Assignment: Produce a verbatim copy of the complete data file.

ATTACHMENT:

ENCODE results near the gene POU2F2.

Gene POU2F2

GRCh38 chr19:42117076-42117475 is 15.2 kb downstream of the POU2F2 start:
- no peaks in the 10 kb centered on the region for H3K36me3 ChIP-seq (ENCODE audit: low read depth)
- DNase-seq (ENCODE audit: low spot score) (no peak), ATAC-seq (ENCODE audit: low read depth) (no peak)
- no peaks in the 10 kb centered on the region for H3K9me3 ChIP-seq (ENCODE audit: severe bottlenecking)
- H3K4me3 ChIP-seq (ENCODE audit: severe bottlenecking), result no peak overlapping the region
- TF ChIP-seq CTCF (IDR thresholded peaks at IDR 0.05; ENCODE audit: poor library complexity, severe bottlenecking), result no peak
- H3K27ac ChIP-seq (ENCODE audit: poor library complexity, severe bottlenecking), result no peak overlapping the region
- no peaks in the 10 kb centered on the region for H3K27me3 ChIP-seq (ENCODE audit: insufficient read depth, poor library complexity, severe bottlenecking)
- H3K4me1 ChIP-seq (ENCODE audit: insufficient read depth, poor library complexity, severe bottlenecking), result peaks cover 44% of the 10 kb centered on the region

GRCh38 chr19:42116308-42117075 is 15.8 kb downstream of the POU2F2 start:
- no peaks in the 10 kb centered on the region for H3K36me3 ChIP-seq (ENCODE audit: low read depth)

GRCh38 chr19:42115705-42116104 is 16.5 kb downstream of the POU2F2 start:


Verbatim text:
ENCODE results near the gene POU2F2.

Gene POU2F2

GRCh38 chr19:42117076-42117475 is 15.2 kb downstream of the POU2F2 start:
- no peaks in the 10 kb centered on the region for H3K36me3 ChIP-seq (ENCODE audit: low read depth)
- DNase-seq (ENCODE audit: low spot score) (no peak), ATAC-seq (ENCODE audit: low read depth) (no peak)
- no peaks in the 10 kb centered on the region for H3K9me3 ChIP-seq (ENCODE audit: severe bottlenecking)
- H3K4me3 ChIP-seq (ENCODE audit: severe bottlenecking), result no peak overlapping the region
- TF ChIP-seq CTCF (IDR thresholded peaks at IDR 0.05; ENCODE audit: poor library complexity, severe bottlenecking), result no peak
- H3K27ac ChIP-seq (ENCODE audit: poor library complexity, severe bottlenecking), result no peak overlapping the region
- no peaks in the 10 kb centered on the region for H3K27me3 ChIP-seq (ENCODE audit: insufficient read depth, poor library complexity, severe bottlenecking)
- H3K4me1 ChIP-seq (ENCODE audit: insufficient read depth, poor library complexity, severe bottlenecking), result peaks cover 44% of the 10 kb centered on the region

GRCh38 chr19:42116308-42117075 is 15.8 kb downstream of the POU2F2 start:
- no peaks in the 10 kb centered on the region for H3K36me3 ChIP-seq (ENCODE audit: low read depth)

GRCh38 chr19:42115705-42116104 is 16.5 kb downstream of the POU2F2 start: